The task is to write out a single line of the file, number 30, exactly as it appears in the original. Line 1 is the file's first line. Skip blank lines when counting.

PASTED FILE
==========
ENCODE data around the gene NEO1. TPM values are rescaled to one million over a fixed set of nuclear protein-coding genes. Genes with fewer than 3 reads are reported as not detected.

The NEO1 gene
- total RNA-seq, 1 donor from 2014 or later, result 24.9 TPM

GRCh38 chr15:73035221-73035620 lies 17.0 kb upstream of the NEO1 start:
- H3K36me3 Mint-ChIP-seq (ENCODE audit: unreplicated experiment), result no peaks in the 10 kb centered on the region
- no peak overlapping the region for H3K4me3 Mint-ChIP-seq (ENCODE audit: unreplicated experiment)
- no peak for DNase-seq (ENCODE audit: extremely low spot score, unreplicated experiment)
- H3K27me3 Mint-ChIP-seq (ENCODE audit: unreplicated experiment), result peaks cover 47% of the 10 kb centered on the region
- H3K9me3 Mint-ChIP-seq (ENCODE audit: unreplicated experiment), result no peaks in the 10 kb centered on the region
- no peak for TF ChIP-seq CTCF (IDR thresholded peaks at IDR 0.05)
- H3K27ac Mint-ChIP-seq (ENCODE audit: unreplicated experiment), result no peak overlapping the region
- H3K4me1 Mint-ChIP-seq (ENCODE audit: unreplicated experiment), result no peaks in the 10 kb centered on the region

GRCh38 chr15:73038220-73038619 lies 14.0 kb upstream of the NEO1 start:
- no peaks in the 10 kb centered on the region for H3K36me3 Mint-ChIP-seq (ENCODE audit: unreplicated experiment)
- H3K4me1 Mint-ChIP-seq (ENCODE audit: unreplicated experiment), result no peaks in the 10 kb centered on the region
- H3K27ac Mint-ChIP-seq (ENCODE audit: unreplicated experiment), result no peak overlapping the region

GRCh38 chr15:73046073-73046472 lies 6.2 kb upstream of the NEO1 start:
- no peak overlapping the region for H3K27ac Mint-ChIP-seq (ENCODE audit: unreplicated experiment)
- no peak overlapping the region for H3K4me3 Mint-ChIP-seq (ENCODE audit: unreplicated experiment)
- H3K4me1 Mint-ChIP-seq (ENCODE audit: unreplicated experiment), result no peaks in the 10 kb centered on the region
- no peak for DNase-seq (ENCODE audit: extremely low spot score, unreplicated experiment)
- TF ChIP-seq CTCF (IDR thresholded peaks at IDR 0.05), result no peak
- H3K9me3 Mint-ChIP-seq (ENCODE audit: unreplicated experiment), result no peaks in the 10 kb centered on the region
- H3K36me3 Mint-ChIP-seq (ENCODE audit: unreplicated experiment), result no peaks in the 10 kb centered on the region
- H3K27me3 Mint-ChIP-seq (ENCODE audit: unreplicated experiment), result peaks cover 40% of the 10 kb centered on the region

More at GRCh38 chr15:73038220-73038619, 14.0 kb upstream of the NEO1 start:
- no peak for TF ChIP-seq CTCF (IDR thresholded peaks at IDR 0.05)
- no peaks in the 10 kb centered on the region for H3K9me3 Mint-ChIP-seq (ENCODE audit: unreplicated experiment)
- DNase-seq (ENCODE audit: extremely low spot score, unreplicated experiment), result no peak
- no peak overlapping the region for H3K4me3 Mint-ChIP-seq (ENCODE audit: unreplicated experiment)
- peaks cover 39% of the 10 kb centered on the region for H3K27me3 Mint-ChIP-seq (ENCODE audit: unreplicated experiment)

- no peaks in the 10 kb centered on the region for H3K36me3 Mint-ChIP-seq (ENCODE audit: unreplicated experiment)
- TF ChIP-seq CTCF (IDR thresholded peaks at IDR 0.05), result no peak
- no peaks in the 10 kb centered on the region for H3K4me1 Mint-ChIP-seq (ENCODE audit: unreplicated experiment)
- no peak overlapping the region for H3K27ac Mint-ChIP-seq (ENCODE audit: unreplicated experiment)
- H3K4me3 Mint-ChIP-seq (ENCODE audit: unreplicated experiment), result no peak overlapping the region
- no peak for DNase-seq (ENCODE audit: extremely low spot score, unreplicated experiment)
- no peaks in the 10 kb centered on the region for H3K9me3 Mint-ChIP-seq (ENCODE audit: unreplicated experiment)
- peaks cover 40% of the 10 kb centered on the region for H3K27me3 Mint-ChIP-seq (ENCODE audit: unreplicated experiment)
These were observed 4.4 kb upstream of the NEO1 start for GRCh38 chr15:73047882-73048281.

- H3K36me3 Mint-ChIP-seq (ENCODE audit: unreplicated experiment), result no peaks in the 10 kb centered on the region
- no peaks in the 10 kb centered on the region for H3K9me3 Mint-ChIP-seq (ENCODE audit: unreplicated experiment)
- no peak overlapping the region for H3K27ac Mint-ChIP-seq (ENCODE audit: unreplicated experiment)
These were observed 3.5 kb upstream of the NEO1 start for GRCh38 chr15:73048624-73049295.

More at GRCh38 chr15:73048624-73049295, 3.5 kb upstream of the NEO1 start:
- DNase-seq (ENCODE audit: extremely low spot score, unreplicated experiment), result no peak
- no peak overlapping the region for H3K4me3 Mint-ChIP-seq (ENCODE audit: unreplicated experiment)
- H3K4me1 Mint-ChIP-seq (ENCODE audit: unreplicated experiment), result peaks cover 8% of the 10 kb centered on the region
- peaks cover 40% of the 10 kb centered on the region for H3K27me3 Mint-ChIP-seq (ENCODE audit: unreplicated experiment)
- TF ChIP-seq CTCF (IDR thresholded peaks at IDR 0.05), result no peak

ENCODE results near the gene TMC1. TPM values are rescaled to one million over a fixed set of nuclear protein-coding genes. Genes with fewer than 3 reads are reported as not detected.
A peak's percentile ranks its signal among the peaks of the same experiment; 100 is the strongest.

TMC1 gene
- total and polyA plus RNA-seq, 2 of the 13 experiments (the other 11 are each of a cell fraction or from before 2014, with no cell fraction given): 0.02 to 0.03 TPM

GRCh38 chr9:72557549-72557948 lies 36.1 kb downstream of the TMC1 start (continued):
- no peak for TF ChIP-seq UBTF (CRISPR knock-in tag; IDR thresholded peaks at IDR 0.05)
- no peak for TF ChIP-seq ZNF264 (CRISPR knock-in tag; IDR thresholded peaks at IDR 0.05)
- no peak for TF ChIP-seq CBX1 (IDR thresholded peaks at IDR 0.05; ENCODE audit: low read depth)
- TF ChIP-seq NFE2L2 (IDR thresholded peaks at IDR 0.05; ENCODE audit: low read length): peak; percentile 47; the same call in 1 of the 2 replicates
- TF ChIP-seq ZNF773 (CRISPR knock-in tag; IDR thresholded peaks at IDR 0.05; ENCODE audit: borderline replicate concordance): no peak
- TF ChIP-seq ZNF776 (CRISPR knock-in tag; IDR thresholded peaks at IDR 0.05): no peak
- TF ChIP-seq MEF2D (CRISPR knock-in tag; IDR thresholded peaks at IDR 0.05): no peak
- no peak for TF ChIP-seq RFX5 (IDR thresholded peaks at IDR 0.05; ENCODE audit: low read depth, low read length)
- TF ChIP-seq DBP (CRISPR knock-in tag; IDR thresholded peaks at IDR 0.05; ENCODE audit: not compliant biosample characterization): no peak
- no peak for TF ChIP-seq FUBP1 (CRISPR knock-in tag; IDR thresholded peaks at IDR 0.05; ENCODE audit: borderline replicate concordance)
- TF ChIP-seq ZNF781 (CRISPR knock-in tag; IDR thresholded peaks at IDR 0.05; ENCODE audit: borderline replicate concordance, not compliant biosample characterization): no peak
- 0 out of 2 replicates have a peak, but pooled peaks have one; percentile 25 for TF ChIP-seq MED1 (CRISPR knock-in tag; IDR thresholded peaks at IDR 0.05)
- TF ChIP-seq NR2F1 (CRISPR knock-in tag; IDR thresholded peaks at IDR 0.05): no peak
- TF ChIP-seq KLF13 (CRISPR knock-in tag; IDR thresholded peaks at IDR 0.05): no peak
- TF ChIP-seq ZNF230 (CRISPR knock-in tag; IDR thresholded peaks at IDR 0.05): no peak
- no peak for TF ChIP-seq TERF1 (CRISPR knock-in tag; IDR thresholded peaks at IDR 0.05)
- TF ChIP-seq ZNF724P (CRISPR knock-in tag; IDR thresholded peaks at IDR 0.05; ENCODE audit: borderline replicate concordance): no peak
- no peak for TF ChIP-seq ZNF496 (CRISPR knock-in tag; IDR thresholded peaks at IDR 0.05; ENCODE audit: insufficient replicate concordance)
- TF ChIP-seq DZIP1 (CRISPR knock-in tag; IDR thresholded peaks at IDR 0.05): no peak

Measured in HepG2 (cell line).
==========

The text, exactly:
- no peak overlapping the region for H3K4me3 Mint-ChIP-seq (ENCODE audit: unreplicated experiment)